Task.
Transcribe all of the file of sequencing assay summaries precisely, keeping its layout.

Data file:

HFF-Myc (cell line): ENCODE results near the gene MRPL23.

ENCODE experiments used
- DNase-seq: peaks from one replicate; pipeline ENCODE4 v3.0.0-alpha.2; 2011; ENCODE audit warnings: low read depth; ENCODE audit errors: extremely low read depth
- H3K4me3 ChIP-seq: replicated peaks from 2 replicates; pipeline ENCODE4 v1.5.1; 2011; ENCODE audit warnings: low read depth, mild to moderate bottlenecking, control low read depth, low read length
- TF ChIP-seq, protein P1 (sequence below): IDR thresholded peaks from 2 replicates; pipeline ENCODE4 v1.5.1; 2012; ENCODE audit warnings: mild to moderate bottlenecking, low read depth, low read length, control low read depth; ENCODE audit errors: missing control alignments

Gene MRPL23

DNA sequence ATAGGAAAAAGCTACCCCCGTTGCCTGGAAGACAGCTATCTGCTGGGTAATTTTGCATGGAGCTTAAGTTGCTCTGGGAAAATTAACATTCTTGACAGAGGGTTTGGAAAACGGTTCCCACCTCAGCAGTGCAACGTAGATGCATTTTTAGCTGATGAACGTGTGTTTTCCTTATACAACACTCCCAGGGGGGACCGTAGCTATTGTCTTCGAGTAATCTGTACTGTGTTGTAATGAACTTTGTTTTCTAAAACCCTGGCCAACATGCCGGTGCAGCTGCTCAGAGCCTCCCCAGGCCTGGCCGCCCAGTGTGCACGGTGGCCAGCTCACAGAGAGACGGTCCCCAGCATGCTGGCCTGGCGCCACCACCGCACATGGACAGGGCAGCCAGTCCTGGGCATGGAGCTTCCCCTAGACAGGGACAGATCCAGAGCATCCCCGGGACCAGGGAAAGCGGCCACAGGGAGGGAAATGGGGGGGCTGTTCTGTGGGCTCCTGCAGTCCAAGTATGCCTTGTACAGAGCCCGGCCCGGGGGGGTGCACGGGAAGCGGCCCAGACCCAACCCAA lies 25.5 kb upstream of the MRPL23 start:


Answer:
HFF-Myc (cell line): ENCODE results near the gene MRPL23.

ENCODE experiments used
- DNase-seq: peaks from one replicate; pipeline ENCODE4 v3.0.0-alpha.2; 2011; ENCODE audit warnings: low read depth; ENCODE audit errors: extremely low read depth
- H3K4me3 ChIP-seq: replicated peaks from 2 replicates; pipeline ENCODE4 v1.5.1; 2011; ENCODE audit warnings: low read depth, mild to moderate bottlenecking, control low read depth, low read length
- TF ChIP-seq, protein P1 (sequence below): IDR thresholded peaks from 2 replicates; pipeline ENCODE4 v1.5.1; 2012; ENCODE audit warnings: mild to moderate bottlenecking, low read depth, low read length, control low read depth; ENCODE audit errors: missing control alignments

Gene MRPL23

DNA sequence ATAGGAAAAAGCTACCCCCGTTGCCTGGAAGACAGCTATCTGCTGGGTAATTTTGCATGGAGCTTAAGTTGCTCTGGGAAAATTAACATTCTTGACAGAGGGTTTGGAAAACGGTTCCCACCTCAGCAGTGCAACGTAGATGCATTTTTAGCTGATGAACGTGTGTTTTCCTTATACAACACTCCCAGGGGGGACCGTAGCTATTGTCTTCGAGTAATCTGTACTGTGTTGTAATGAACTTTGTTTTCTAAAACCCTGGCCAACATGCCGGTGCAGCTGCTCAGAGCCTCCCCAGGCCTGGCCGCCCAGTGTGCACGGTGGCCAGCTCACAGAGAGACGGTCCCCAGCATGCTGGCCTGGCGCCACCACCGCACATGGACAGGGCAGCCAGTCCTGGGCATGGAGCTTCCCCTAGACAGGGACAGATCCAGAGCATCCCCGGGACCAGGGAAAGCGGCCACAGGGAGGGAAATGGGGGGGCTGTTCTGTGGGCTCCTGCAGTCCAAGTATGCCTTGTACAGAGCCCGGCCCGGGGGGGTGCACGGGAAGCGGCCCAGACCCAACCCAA lies 25.5 kb upstream of the MRPL23 start: